On September 15, 2022, Deputy Attorney General Lisa Monaco announced changes to how DOJ prioritizes and prosecutes corporate crime.1 These updates reflect the Biden Administration's continued “get tough” approach to white collar crime, encouraging voluntary self-reporting while imposing new obligations on cooperation. The new guidance also addresses how prosecutors should assess prior misconduct, corporate compliance programs, and the need for compliance monitors.

The DAG's recent speech (the “2022 Speech”) and memo (the “2022 Memo”) complement her speech and memo from last October (collectively, the “2021 Memo”), which attracted significant commentary from the defense bar and business community.2 In particular, the latest changes address some of the points previously raised:

Corporate Cooperation and Individual Accountability. In 2021, DOJ reinstated the “Yates Memo” requirement that, in order to qualify for any cooperation credit, companies must disclose all relevant facts regarding all persons involved in corporate misconduct. For cooperating companies, the 2022 Speech and Memo underscore the importance of prioritizing the timely production of such evidence. DOJ wants “[p]rosecutors and corporate counsel alike to feel they are ‘on the clock' to expedite investigations, particularly as to culpable individuals.” DOJ also now will expect prosecutors to bring individual charges before or at the same time as a corporate resolution (or, if not, to present a plan and timeline for resolving cases against individuals within the limitations period).

Prior Misconduct. The 2021 Memo required DOJ prosecutors to consider all prior corporate conduct (criminal, civil, and regulatory), not just similar conduct, in deciding whether to charge a corporation. Following considerable pushback from companies and the defense bar, the 2022 Speech and Memo clarify that not all prior misconduct should receive the same weight. The most important are recent criminal misconduct in the United States and past misconduct involving the same personnel or management (or, as noted in the 2022 Speech, stemming from the “same root causes”). “Dated conduct” typically will merit less consideration. DOJ generally will disfavor NPAs and DPAs for recidivists, though past misconduct by an acquired entity will receive less weight if the acquirer integrated the entity into an effective compliance program and promptly remediated.

Independent Compliance Monitors. Last year, DOJ reversed the Trump Administration's guidance to the extent it suggested that “monitors are disfavored or are the exception.” The 2022 Speech and Memo attempt to address calls by the defense bar to improve transparency and accountability involving monitors. The new guidance instructs prosecutors to document all monitor selections, ensure that the scope of every monitorship is tailored to the misconduct and related compliance deficiencies, and stay involved and “monitor the monitor” to increase the likelihood of success, including by keeping monitors “on budget.”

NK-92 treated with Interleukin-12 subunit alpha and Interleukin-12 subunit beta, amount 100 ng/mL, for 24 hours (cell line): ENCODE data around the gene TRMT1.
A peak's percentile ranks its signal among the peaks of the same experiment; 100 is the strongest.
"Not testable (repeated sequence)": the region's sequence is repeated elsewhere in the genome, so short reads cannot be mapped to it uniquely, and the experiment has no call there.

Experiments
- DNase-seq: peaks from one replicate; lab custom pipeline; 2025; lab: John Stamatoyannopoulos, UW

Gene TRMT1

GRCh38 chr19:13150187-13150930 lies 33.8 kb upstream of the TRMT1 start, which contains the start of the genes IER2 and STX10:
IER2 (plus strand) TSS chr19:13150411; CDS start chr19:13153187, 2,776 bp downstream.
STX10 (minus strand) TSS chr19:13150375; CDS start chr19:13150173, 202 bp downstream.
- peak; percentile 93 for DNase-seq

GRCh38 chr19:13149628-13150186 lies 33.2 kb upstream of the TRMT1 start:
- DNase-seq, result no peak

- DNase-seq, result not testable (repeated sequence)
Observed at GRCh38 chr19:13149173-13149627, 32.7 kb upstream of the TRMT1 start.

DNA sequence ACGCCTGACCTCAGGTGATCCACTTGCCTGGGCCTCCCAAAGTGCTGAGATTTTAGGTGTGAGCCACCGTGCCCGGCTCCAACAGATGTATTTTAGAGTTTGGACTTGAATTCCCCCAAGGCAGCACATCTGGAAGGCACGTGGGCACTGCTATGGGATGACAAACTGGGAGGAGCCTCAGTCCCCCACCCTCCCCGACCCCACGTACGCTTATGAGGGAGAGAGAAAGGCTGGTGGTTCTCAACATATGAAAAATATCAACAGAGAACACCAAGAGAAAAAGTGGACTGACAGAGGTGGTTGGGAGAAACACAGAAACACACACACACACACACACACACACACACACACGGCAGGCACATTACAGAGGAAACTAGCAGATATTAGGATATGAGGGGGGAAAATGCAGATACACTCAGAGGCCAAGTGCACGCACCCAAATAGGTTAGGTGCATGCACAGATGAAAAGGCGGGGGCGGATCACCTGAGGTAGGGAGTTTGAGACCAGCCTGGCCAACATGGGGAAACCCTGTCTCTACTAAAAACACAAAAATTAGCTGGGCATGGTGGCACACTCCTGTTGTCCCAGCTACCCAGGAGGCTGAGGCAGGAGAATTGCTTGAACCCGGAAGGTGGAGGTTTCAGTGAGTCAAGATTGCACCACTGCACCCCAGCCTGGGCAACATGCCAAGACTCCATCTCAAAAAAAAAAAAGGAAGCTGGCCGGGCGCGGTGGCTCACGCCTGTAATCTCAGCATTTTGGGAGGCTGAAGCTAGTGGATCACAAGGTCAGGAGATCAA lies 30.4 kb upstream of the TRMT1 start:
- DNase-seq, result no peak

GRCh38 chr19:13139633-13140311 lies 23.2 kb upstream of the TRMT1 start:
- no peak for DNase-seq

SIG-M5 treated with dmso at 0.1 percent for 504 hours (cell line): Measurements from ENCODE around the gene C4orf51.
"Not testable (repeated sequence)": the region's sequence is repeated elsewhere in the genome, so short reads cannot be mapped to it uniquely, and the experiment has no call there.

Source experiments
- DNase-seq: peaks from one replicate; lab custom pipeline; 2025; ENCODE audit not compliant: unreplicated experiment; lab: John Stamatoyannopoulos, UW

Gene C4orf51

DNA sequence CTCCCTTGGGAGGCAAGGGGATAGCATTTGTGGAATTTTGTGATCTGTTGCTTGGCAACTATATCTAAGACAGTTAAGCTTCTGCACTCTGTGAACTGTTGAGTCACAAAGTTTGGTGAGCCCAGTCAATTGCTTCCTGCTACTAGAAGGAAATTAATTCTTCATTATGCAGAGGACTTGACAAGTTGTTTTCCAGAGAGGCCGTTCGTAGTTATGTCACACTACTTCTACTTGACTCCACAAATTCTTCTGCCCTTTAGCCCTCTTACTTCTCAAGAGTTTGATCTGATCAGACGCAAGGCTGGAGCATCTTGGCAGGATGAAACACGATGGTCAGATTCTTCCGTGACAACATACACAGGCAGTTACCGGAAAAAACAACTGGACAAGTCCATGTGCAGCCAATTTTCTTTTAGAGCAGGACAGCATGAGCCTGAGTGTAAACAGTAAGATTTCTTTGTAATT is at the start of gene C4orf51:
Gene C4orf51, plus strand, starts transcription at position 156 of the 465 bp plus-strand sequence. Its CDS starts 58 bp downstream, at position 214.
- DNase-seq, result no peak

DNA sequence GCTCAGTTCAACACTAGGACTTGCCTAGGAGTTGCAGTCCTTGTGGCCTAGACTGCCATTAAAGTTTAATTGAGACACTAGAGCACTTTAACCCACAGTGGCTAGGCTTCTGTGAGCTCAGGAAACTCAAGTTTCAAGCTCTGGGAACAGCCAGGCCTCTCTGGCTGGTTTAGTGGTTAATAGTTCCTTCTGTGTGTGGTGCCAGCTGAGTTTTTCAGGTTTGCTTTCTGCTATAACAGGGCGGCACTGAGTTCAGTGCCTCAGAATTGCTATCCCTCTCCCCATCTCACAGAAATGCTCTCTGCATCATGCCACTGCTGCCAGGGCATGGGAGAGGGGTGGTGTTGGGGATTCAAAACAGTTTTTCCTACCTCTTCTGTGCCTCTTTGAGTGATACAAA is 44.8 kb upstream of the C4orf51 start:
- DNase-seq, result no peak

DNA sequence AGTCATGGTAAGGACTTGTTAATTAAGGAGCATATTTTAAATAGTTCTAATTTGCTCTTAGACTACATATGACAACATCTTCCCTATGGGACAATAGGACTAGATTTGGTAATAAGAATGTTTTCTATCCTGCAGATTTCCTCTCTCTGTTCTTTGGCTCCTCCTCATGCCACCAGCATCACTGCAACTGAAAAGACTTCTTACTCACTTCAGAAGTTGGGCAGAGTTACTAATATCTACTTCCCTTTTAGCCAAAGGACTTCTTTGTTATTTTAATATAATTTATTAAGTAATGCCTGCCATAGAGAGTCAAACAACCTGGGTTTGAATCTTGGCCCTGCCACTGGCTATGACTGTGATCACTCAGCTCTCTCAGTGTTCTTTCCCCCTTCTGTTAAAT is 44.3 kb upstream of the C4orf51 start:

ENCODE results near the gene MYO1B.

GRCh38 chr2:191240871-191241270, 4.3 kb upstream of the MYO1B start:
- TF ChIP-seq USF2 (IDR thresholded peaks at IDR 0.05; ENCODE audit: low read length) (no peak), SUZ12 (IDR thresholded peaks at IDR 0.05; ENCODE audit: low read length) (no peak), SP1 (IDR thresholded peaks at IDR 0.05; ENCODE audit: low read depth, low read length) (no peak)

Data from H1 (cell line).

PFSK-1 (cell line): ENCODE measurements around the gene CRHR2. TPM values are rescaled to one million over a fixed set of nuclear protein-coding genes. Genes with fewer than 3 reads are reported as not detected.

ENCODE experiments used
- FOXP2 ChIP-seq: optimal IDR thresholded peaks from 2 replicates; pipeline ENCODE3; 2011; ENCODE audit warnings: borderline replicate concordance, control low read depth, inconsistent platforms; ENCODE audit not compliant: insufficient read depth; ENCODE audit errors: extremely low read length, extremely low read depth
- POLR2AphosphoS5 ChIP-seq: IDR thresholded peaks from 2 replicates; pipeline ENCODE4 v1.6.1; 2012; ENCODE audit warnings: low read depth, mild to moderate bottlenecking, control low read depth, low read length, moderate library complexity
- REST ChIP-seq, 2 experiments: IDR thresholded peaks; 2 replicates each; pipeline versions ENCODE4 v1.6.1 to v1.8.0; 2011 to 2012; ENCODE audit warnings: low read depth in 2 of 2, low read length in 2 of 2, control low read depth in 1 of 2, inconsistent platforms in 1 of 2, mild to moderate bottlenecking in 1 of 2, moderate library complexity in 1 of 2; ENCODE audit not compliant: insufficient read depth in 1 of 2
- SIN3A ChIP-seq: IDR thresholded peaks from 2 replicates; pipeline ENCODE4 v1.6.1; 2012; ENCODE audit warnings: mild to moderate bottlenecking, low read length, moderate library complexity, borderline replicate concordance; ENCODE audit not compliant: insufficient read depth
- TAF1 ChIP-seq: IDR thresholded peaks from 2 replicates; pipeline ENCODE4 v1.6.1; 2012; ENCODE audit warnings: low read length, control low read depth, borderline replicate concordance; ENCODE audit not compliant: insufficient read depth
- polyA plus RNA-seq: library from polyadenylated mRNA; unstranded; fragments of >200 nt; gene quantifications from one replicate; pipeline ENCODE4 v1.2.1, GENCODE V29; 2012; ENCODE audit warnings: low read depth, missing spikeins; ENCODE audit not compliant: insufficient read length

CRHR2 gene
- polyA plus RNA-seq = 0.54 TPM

The 2022 Speech and Memo also provide additional guidance on corporate cooperation and voluntary self-disclosure:

Voluntary Self-Disclosure. Absent aggravating factors, DOJ will not seek guilty pleas from corporations that voluntarily self-disclose, fully cooperate, and timely and appropriately remediate misconduct. Likewise, DOJ will not impose corporate monitors on such companies if they have effective compliance programs that have been implemented and tested at the time of resolution.

Corporate Compliance Programs and Culture. DAG Monaco highlighted factors from prior DOJ guidance that prosecutors should consider in evaluating compliance programs, including how companies measure and identify corporate risk, monitor payment and vendor systems for suspicious transactions, and make disciplinary decisions. The DAG provided further guidance for prosecutors in assessing whether: (i) corporate compensation systems contain clawback or deferred compensation provisions and incentivize “compliance-promoting behavior;” and (ii) the corporation has implemented policies regarding the use of personal devices and third-party messaging applications (a subject DOJ will study further).

Cooperation and Individual Accountability

Despite an overall decline in criminal prosecutions of individuals over the last decade, DAG Monaco emphasized that individual accountability continues to be DOJ's “number one priority” and called for cooperating companies to present evidence of misconduct “more quickly.” In her 2022 Speech, the DAG cautioned companies against delaying disclosure for strategic reasons and warned that such “gamesmanship” will not be tolerated and will result in the reduction or denial of cooperation credit. In this regard, defense counsel may need to guard against the risk that DOJ rushes to judgment, particularly in complex cases.